“Knowledge and skill diffusion is the key to overall productivity growth as well as the reduction of inequality both within and between countries”…. “To sum up: the best way to increase wages and reduce inequalities in the long run is to invest in education and skills.”

Beyond the critical focus on education and training, Stephen Bell and I argued in our recent book, Fair Share, that the other important elements of a comprehensive reform agenda are:

  1. A preparedness to make greater use of fiscal policy to support demand when necessary
  2. The active facilitation of technological progress and innovation, including funding and forging better links between researchers, business and governments to ensure quicker adoption of new technologies on which increased productivity most depends
  3. A deliberate attempt to tackle spatial inequality, which has grown a lot in Australia in recent decades and is now seriously impacting on equality of opportunity. A reduction in spatial inequality will require changes to housing policies, the provision of infrastructure, and funding arrangements, especially the provision of needs-based funding for schools.

In addition, it must be recognised that no reform agenda will be completely successful. At present too little effort is being made to assist those who have been left behind – typically through no fault of their own. The incomes of these people should be increased, with priorities being increased rent assistance for those who don’t own their homes and closing the gap between those on benefits and those on various forms of pensions – in the past there was no such gap, and it is hard to see why there should be a gap now.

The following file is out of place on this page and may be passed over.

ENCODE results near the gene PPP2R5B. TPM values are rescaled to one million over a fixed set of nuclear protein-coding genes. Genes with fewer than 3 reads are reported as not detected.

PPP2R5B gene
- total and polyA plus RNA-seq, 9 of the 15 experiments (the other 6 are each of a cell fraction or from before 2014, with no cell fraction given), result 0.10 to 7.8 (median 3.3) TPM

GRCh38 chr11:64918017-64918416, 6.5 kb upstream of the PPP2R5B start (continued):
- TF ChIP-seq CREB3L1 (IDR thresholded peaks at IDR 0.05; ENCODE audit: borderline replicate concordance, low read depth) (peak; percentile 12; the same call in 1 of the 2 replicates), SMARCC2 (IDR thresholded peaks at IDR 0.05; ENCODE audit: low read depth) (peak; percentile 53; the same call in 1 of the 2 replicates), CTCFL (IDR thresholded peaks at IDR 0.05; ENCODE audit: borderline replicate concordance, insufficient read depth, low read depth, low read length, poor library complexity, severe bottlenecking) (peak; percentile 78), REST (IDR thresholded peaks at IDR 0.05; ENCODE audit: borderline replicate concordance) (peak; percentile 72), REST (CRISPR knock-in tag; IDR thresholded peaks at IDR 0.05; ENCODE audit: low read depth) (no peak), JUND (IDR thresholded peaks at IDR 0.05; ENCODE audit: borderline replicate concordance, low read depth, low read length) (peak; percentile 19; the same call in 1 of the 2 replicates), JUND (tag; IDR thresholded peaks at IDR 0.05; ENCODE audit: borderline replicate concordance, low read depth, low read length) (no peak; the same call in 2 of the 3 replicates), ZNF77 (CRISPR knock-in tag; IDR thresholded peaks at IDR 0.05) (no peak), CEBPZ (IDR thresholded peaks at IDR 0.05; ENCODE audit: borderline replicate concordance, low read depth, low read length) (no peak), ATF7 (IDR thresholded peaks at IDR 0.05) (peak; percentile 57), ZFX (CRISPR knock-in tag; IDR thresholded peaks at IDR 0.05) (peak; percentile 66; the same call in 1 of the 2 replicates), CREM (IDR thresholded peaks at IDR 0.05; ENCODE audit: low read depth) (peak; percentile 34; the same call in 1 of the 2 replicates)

Finally, it needs to be recognised that this agenda for economic reform will require more government intervention, not less. Furthermore, this emphasis on maintaining adequate demand growth by reducing inequality will almost certainly also require an increase in taxation relative to GDP. Thus, the future debate around taxation reform should start from what sort of society we want and the role of government in achieving that society and its links to economic growth through income distribution; and only after that should the debate turn to how best to raise that taxation revenue.

Overall this reform agenda should lead to improvements in both the demand and supply sides of the economy. Furthermore, recent experience suggests that without a reasonable and fair distribution of income, economic growth and employment are likely to stagnate, bringing the future of capitalism itself into question.

References:

Bell. S. & Keating, M., 2018, Fair Share: Competing Claims and Australia’s Economic Future, MUP.
Piketty, T., 2014, Capital in the Twenty-First Century, Harvard University Press, Cambridge, MA.
Productivity Commission, 2017, Shifting the Dial: Five Year Productivity Review.

 Michael Keating is a Visiting Fellow at the ANU. Previously he was the Head of the Departments of Employment & Industrial Relations, Finance, and Prime Minister & Cabinet.